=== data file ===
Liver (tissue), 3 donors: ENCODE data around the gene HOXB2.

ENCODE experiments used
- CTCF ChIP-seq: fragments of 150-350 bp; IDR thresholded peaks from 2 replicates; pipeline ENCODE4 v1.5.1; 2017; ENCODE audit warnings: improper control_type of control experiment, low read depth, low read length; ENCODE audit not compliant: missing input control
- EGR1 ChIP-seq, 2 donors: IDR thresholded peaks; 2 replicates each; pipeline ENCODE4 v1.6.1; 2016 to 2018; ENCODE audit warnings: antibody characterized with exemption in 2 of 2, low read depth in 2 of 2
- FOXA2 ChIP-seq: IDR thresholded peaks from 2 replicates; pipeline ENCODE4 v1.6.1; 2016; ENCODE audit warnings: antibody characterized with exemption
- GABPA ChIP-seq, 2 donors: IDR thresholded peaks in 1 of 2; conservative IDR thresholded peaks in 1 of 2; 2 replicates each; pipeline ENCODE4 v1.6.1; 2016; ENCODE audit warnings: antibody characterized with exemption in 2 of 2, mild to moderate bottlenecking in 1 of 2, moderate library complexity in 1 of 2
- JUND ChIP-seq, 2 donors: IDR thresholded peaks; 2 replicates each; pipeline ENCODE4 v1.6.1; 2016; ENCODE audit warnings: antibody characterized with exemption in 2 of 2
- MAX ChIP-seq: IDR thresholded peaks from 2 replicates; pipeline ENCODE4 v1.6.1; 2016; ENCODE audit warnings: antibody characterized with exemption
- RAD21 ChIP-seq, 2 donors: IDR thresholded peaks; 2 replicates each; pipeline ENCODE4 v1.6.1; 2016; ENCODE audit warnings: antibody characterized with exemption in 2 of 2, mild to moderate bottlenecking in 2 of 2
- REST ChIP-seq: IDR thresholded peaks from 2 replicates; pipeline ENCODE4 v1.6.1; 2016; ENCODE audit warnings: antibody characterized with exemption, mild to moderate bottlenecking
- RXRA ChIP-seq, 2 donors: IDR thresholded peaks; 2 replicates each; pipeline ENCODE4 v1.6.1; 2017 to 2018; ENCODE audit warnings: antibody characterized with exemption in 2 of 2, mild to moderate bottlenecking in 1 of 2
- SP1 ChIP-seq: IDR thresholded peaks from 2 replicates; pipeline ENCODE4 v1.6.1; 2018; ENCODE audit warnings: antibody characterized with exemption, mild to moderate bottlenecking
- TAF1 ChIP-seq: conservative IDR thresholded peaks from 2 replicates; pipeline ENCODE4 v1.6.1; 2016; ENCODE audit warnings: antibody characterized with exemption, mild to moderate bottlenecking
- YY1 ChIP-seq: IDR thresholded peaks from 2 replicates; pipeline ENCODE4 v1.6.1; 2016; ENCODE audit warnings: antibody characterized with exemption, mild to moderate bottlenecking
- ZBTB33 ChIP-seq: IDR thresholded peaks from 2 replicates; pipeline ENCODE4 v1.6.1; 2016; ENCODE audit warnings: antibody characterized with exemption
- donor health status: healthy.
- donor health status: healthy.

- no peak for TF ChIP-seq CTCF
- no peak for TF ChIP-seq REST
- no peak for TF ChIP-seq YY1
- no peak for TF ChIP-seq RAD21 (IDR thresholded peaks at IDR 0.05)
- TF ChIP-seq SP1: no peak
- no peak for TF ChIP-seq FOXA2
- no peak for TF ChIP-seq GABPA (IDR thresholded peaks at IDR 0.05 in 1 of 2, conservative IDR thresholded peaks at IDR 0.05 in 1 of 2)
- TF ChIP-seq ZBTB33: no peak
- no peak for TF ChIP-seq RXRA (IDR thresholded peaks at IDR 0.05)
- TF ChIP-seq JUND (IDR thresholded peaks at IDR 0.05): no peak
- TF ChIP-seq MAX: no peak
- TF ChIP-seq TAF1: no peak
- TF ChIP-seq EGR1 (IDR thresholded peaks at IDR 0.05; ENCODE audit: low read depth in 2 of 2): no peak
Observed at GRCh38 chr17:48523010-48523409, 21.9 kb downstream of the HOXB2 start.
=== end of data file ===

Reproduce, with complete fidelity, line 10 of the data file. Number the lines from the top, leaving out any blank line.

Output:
- REST ChIP-seq: IDR thresholded peaks from 2 replicates; pipeline ENCODE4 v1.6.1; 2016; ENCODE audit warnings: antibody characterized with exemption, mild to moderate bottlenecking